[JPL] Iraq war songs

Lazaro Vega wblv.wblu.fm at gmail.com
Thu Sep 27 10:36:38 EDT 2007

One study, but a massive study. (Start Quote)

This article can be found on the web at

*the liberal media* *by* Eric Alterman
It Ain't Necessarily So...

[from the September 10, 2007 issue]

Along with the (now stalled) rush toward massive conglomeration and the
(accelerating) rash of budget-cutting in news-gathering operations, perhaps
the two most visible trends across nearly all mainstream US media in recent
decades have been an increasing inclination toward tabloid-style coverage
coupled with an intense effort to win over conservative critics of alleged
liberal media bias. Both have been routinely justified by the media moguls
by what they deem to be the demands of the marketplace. "We'd like to report
on important stuff," goes the argument, "but these bozos want Paris and
Britney, preferably with Rush or O'Reilly reporting."

In fact, if decades of public opinion data are to be believed, both aspects
of these arguments are false. The vast majority of Americans profess little
interest in tabloid trash and right-wing reaction. The Pew Research Center
recently synthesized two decades of American news preferences and
discovered, personal finance stories aside, that they haven't much changed.
When it comes to American attention spans, disaster stories rule, while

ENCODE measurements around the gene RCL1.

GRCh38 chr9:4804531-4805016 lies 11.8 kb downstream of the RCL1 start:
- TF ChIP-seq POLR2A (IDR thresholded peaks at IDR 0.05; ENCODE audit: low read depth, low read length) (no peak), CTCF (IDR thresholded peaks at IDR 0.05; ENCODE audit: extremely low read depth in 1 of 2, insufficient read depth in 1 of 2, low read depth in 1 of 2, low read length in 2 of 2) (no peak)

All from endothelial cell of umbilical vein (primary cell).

insider-Washington and foreign stories languish. Barely a quarter of
Americans say they pay "very close attention" to anything. Nothing new

What is most shocking, particularly when considering the steady diet of dirt
we're constantly force-fed, is how little people care about celebrity
scandals. Just 8 percent of Americans said they were following "very
closely" the events surrounding Michael Jackson's child-molestation trial
when it began in February 2005, a number that rose to only 12 percent the
following month, after the television networks all but relocated their
headquarters to Jacko's backyard.

Lord knows, it's not easy for a journalist to interest a mass audience in
the issues they need to understand to be good democratic citizens. This has
always been the challenge to those charged with not only the protections of
the First Amendment but also the extremely profitable access to the public
airwaves. But what can possibly be the argument for giving people junk they
don't even desire?

Thomas Patterson of Harvard's Kennedy School of Government did a study of US
news media from 1980 to 1999 and found that news stories that had no clear
connection to policy issues increased from less than 35 percent of all
stories in 1980 to roughly 50 percent in 2000, and taking all news outlets
into account, approximately 25 percent of news stories contained a
moderate-to-high level of sensationalism in 1980 compared with nearly 40
percent in 2000. And yet the period Patterson studied was a Golden Age
compared with the present.

According to the Project for Excellence in Journalism's News Index for the
first week in June of this year, for instance, the fifth biggest story of
the week was the on-again, off-again incarceration of Paris Hilton. On
cable, Paris ranked number three and on radio, four. Still, her story was a